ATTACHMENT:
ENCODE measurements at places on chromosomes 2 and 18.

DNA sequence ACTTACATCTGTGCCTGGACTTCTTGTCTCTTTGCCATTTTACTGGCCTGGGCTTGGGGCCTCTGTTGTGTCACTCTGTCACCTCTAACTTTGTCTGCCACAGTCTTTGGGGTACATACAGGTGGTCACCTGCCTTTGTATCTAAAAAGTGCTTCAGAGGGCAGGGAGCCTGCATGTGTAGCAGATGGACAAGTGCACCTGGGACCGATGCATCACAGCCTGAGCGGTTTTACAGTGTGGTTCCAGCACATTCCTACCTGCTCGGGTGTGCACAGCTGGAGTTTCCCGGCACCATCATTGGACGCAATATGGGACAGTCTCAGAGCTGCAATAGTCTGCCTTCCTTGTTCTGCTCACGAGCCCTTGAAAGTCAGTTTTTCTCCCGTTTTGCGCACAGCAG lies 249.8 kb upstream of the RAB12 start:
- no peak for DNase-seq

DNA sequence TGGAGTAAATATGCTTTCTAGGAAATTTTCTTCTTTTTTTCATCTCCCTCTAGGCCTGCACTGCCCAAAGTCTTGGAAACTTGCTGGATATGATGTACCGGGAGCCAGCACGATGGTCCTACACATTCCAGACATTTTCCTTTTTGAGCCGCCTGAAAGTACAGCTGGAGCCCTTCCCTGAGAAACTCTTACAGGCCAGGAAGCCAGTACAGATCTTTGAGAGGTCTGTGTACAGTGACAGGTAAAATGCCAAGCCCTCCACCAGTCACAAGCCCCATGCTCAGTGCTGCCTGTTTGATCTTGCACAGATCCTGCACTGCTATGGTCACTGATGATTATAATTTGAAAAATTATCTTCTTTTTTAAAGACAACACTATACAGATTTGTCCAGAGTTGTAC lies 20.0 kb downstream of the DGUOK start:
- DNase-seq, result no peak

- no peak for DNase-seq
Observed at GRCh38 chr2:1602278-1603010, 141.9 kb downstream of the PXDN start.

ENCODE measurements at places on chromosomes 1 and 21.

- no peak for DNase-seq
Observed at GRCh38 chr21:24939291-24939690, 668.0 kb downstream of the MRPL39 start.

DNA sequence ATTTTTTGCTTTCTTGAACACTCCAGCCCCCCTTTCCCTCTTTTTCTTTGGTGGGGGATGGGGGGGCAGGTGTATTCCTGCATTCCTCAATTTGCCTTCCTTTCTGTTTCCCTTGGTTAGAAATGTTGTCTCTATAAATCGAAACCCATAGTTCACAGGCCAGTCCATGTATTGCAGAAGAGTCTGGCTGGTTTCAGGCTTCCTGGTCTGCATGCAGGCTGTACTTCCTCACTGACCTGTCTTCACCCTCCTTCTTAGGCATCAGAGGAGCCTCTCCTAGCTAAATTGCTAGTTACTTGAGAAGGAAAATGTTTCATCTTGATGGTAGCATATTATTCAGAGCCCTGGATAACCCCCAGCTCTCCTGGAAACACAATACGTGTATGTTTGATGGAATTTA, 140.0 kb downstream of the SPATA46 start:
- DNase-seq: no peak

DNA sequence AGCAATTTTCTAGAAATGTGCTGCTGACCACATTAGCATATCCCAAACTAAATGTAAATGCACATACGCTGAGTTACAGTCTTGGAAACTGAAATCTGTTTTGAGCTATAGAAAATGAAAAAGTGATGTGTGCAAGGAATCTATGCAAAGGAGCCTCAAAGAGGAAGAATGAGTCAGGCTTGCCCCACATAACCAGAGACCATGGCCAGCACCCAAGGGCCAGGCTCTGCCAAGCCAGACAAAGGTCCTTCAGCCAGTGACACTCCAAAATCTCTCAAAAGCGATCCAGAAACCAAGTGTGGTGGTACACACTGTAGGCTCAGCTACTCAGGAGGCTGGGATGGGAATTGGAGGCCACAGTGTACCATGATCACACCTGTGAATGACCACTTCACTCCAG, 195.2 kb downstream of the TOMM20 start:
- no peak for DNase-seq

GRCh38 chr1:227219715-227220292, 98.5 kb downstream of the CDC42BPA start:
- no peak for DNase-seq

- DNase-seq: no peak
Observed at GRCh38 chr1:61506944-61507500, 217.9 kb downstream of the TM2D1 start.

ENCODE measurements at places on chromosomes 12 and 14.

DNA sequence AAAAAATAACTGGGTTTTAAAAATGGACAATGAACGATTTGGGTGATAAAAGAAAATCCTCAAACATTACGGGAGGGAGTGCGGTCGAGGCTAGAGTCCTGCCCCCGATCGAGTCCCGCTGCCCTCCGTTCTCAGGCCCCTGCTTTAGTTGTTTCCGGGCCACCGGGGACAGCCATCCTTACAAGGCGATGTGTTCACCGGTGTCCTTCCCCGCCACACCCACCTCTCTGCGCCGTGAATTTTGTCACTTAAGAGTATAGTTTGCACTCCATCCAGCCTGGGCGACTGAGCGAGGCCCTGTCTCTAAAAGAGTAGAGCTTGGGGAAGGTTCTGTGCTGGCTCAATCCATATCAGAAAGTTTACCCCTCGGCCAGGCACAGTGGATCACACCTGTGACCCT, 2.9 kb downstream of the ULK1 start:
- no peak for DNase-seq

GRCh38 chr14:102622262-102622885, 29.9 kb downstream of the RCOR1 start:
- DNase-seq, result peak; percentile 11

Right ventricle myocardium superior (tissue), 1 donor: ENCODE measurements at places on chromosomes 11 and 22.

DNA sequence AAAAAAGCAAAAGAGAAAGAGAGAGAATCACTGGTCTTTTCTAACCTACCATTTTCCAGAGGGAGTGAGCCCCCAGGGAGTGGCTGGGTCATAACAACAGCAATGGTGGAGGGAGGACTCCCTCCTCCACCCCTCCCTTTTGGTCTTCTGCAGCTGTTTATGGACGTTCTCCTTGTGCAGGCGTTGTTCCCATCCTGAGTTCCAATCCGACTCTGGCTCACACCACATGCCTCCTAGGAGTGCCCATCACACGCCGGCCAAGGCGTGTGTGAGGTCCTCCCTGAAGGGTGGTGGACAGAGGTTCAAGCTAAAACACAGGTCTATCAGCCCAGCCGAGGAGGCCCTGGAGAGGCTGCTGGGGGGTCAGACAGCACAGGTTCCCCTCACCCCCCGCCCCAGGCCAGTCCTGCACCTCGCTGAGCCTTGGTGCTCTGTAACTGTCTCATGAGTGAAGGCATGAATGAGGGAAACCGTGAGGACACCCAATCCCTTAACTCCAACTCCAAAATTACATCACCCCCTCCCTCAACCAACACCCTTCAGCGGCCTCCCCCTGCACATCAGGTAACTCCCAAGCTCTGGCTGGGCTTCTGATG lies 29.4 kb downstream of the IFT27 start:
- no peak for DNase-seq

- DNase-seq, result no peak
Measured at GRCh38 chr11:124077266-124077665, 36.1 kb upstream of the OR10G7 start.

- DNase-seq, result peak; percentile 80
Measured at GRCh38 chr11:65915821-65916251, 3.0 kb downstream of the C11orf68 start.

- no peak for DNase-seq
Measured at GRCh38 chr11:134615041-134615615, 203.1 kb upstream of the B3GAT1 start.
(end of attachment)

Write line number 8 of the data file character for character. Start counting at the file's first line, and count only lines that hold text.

ENCODE measurements at places on chromosomes 1 and 21.